Using archives to improve mental wellbeing
How can researching the lives of people in the past benefit us in the present? It is Mental Health Awareness Week, and an opportunity to think about the huge potential for archives to play a role in improving our mental wellbeing. At The National Archives, we explored this theme in Archives Unlocked; however, the Change Minds programme in Norfolk demonstrates the real and powerful impact that working with collections can have on the lives of individuals.
Change Minds is a collaboration between Norfolk Record Office, the Restoration Trust, and Together for Mental Wellbeing. Using the digitised 19th century case books of Norfolk County Asylum, participants – who are living with mental health conditions – follow a three-term programme, beginning with research on the case history of a chosen patient. This research is then used in a series of creative workshops that explore the experiences of both the participant and their research subject through art and creative writing, oral history and by creating an exhibition.
The benefits to the participants have been significant. Feedback shows that the chance to meet people, and to feel connected to new people in both the past and the present has been transformative. It has opened up new interests, new confidence in skills and talents, and even paths to volunteering,
Gary Tuson, County Archivist at Norfolk Record Office, told me that the key to the success of the project is the strength of the delivery partnerships and the vital support of mental health professionals. The programme has run twice, and Gary has ambitions to develop Change Minds and extend it beyond Norfolk. New hosts for Change Minds courses would mean that, as well as having a significant impact on the wellbeing of individuals, by using the same evaluation methodology across all projects they would develop a meaningful body of evidence of the impact of archives on mental wellbeing.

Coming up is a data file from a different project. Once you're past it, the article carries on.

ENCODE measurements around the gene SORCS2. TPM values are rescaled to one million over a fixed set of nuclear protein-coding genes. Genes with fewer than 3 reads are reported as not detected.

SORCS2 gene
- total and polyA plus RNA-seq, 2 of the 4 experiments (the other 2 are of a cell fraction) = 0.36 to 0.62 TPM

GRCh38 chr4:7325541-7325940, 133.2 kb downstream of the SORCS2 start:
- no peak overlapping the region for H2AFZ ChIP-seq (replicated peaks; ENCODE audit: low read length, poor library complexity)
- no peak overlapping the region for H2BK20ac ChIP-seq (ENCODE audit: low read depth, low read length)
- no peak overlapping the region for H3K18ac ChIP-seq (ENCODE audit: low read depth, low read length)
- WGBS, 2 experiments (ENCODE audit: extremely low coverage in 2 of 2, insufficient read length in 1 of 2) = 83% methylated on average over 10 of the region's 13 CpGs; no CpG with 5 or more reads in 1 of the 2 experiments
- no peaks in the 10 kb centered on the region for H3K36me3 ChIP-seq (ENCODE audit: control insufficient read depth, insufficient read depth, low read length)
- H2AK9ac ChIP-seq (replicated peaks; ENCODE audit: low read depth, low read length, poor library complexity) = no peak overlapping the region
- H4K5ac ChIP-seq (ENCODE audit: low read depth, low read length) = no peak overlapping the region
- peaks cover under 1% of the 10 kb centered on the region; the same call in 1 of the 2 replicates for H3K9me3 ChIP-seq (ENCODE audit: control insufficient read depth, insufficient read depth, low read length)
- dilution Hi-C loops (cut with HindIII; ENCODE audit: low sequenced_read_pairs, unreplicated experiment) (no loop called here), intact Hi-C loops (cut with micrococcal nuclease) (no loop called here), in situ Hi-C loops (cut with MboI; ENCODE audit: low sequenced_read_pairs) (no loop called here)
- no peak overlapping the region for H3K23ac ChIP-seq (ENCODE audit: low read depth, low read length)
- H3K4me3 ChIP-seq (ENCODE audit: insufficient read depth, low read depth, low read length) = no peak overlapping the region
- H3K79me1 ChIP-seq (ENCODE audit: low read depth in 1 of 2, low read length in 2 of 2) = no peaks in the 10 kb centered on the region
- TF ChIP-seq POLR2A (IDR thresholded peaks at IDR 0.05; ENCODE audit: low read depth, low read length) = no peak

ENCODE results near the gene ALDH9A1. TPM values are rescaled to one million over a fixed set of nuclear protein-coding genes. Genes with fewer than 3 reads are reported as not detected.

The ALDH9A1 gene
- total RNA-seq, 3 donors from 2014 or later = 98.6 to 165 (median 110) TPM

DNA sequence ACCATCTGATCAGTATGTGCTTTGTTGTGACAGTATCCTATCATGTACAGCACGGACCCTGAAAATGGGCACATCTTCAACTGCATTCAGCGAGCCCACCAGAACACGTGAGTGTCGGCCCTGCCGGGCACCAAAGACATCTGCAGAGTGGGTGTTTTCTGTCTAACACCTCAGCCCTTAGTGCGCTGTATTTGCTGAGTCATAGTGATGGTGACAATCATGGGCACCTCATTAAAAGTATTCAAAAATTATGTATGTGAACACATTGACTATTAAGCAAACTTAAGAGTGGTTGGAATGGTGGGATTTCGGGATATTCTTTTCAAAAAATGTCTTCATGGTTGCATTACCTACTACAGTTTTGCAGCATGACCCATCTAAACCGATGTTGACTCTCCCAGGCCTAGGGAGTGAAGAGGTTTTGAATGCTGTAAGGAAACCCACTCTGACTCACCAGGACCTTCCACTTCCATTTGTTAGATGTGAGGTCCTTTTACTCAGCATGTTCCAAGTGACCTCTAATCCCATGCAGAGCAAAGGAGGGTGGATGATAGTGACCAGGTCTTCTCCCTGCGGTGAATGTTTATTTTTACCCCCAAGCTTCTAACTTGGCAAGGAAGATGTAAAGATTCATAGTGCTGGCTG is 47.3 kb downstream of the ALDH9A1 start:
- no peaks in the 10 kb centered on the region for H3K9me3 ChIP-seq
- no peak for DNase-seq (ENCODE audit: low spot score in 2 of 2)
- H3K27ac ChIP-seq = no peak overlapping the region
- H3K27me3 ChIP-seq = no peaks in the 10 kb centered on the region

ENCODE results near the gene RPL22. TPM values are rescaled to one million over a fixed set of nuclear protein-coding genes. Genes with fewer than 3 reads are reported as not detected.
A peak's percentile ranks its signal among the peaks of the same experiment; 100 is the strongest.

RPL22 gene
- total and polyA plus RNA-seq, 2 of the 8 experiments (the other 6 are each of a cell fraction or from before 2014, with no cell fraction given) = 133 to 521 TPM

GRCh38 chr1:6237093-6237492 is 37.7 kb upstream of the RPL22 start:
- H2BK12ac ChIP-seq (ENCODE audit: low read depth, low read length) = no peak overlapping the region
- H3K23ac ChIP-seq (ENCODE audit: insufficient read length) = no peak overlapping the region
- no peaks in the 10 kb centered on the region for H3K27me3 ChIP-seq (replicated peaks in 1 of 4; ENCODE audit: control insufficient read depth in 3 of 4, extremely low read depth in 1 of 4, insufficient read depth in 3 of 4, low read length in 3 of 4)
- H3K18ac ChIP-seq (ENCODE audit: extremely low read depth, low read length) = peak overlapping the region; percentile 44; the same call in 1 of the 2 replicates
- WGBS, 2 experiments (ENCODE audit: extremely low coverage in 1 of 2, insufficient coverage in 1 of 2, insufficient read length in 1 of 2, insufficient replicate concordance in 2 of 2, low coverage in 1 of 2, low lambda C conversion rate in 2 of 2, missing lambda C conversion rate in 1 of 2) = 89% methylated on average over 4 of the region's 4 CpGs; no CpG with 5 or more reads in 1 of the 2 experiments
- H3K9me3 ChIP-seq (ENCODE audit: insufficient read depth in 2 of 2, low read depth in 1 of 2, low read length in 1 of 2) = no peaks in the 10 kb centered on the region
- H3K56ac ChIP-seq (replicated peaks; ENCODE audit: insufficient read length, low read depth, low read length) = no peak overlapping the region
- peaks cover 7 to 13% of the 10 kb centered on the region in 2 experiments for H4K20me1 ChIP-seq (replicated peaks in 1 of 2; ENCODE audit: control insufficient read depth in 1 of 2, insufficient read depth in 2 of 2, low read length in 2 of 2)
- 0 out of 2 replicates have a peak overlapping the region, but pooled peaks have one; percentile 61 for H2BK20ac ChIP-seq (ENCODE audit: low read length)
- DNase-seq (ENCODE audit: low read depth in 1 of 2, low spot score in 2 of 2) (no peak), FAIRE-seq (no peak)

When people hear about the programme, they often comment on its potential riskiness. It was my first instinct too; could the records have had the potential to be distressing, especially as 19th century understanding and treatment of mental health conditions was so different from that of the present day? However, the architects of the programme understood that the course could offer a positive sense of identification and empathy, bring new interest to patients’ lives and develop their confidence in self-expression. Connecting, learning and taking notice are three of the Five Ways to Wellbeing, showing how much opportunity archives offer all of us – not just those experiencing mental health difficulties – to increase the quality of our daily lives.